My coworker Ally and I had an opportunity to tour the Hoboken production shop and initial staging ground at which the floats and balloons for Macy’s Thanksgiving Day parade are constructed. This rococo monstrosity is the first thing you see when passing through the studio’s surprisingly fortified entryway. Housed outside, we found an unidentified sleigh construction (not Santa’s; it turned out to be the Dora float), three iconic Macy’s stars, red and inflated, and a blue cat on a rusty tin roof, all surrounded by barbed wire and a scattered few forklifts.
I didn’t immediately recognize the above as the OfficeMax float. (When it finally dawned on me, I thought to myself, “Those herky jerky moves? I am a better dancer than that.” No, I am not.) These elves did not rest once in the two hours we were there.
Planning is a year round process. If memory serves, there are around 25 floats in each parade, and this year seven will be new. To become a sponsor—like our host, Homewood Suites—you must submit an assumedly lofty proposal more than a year out. If accepted, you meet with the Macy’s crew—everyone at the studio is a Macy’s employee, as are most/all those who appear as balloon handlers/clowns/etc.—to discuss the overall vision. Once that is settled, it is in Macy’s hands until completion.
And here’s the final product. FOX 5 was there shooting a segment, and their enterprising reporter snagged school kid Donald Hill to help out with the report. Sick buffalo club hat!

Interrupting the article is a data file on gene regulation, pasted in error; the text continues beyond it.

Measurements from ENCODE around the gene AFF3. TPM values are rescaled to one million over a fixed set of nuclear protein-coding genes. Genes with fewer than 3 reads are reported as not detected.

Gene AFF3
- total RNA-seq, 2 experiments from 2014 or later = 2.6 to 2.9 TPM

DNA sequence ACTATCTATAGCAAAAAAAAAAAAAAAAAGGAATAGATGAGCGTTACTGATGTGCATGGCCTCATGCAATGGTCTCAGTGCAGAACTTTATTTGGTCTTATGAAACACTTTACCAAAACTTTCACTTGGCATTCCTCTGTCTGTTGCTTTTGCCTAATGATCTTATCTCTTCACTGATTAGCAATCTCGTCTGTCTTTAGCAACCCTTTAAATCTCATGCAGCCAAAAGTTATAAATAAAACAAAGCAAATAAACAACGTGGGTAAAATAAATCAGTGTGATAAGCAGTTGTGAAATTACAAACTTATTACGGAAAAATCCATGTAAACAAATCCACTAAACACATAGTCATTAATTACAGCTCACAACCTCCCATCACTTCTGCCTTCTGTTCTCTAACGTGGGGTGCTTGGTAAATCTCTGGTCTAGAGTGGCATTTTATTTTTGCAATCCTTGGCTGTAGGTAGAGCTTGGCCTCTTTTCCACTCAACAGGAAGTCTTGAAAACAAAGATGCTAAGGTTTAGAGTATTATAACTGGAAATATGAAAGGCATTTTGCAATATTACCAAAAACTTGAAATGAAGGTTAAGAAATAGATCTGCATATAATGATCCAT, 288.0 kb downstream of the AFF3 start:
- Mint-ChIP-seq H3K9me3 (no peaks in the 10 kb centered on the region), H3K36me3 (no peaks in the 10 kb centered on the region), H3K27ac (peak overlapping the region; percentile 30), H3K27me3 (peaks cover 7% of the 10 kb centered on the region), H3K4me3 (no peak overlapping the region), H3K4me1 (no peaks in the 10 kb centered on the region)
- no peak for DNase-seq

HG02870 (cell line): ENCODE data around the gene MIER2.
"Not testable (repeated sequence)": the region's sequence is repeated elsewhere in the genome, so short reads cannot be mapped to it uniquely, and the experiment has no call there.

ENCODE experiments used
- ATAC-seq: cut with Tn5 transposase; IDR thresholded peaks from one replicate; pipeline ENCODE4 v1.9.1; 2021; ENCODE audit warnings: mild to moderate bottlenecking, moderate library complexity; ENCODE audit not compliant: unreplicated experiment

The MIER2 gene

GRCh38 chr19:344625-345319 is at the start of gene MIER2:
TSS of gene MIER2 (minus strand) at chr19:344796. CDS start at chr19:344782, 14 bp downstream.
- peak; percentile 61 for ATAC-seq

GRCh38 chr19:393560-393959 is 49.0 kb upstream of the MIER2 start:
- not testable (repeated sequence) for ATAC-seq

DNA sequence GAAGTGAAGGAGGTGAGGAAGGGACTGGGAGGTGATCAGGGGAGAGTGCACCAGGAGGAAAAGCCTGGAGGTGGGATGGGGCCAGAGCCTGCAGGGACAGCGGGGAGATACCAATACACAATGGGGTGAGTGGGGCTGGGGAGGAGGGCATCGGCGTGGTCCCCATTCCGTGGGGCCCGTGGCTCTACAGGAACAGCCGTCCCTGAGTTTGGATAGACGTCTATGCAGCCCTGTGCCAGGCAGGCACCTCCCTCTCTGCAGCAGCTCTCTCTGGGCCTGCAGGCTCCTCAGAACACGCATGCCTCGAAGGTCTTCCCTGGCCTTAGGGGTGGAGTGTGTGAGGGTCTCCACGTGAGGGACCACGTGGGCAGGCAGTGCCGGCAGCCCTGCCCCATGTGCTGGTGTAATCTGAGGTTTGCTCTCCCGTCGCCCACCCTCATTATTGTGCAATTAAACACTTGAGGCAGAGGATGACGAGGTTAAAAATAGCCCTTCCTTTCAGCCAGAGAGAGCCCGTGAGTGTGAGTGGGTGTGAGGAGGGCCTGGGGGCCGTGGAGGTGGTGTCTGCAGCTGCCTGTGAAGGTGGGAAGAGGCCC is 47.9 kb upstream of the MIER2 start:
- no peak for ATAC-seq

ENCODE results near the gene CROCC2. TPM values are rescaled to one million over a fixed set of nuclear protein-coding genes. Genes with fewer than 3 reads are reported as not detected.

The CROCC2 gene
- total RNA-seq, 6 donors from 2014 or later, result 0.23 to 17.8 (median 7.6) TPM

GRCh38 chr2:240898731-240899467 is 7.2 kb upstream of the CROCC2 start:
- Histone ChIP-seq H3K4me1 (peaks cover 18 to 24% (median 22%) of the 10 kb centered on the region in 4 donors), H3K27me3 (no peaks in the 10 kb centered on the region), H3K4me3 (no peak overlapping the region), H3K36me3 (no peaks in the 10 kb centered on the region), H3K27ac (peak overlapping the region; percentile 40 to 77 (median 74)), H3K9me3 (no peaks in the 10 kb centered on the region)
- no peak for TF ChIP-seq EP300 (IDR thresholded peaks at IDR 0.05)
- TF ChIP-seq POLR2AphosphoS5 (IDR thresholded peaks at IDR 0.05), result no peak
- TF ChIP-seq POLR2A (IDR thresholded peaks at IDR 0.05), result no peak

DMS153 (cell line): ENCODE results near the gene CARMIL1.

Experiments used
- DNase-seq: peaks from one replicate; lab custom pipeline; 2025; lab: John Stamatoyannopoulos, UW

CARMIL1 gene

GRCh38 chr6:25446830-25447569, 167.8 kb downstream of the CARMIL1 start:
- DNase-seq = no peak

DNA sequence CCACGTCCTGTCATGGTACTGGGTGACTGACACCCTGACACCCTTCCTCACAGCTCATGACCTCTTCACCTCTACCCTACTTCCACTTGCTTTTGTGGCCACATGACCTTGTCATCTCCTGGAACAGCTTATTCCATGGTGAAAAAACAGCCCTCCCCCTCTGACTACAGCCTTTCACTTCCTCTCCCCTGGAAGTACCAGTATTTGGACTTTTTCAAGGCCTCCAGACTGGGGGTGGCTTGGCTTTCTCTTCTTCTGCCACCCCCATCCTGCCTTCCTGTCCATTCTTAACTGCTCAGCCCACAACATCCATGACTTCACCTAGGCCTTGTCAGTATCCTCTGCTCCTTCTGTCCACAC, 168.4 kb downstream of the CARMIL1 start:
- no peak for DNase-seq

John Piper, Macy’s VP of Parade Production or some similarly awesome title, told us that anyone hired to work at the studio must wear multiple hats. If you’re a computer designer, you also paint. If you’re a carpenter, you also help test the balloons, etc. (There’s more on that here.)
The Morton’s Salt float centers around anodyne folks dressed as cupcakes and gingerbread men frolicking in the land of hypertension, which struck me as a bit nefarious except I am offended by the concept of unsalted butter and so am in no position to judge.
This is a model of the Keith Haring float that made the trip down Broadway in 2008 and had a run-in with Meredith Vieira and the Today Show’s broadcast booth. Unlike most floats, which lean forward and lurch along, “Untitled (Figure with Heart)” was fully upright and thus much harder to control. Tom Otterness and Jeff Koons have also had their work immortalized in balloon form…
…and you can add the omni-present Takashi Murakami to that list.
Next: Oh man, it’s KaiKai and Kiki.